I’ll have more to say about this conference later but for now the organisers need to congratulate themselves on putting together not a just an excellent program but also having chosen a terrific conference venue. The staff at Castle Hill RSL have been more than generous and helpful with everything they have undertaken.

And – as for the speakers – I truly feel for Blaine T Bettinger who spoke at 5 of the 6 sessions today and will be following up tomorrow and Saturday with 4 of the 6 sessions planned each day. I expect he won’t have a voice left by Sunday!

Photos need to be downloaded and notes need to typed-up so stay tuned.

Priceless Evidence

I am still an absolute newcomer to DNA even after several years of having done a DNA test. However, while I cannot get my head around all the new paraphernalia available there is one connection that has given me a major happy dance.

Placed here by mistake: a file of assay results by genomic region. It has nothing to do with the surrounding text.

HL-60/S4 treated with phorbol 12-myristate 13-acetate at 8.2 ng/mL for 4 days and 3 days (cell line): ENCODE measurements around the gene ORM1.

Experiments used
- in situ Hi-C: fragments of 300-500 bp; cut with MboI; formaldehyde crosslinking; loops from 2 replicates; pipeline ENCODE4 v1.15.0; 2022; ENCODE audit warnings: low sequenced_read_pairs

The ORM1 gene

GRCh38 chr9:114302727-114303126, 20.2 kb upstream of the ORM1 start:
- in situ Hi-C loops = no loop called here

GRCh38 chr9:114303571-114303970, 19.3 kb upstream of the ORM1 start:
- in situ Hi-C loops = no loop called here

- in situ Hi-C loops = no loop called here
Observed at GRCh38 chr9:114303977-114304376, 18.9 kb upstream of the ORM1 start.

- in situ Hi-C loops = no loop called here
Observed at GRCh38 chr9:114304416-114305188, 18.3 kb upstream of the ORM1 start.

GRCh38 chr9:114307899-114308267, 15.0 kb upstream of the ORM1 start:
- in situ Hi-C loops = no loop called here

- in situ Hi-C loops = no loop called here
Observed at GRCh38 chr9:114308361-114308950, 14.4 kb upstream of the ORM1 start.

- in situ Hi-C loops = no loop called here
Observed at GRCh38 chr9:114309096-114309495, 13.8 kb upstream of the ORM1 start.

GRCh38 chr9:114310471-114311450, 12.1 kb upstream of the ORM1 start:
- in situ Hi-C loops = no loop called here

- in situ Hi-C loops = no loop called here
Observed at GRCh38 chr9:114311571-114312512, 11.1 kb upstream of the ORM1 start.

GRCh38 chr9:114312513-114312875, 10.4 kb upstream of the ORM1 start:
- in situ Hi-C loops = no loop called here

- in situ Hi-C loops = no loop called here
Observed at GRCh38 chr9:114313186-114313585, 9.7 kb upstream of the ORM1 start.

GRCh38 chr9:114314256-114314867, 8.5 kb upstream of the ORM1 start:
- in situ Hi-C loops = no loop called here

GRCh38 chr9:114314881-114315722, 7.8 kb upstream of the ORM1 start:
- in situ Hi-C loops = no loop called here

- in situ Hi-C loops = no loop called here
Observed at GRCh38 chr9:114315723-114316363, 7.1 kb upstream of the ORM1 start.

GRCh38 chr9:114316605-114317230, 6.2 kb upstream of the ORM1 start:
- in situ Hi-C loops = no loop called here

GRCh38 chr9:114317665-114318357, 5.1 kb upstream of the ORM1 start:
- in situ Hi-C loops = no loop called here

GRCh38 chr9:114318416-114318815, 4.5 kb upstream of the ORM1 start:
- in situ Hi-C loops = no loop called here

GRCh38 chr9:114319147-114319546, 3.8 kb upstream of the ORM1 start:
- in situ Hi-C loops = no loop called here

When I started my genealogy journey back in the 1970s, I concentrated all my research on my maternal grandmother’s Scottish side which was super easy. My paternal side was a complete nightmare and one that I would struggle with for many years.

Ironically, it is my paternal side that has confirmed my paper trail through DNA testing.

The problem was my earliest paternal ancestor Joseph FAIRS first appeared in New South Wales in 1843 when he married Ellen Donagher. And while I could trace his line down to me and all his descendants, I couldn’t find one link taking him backwards.

It would take 15-plus years to discover that my Joseph Fairs arrived in Australia as Joseph FARR, convict. And yes, I had skirted around this information a few times over the 15+ years but it wasn’t until Ancestry put online some additional London parish records that I was able to make the connection.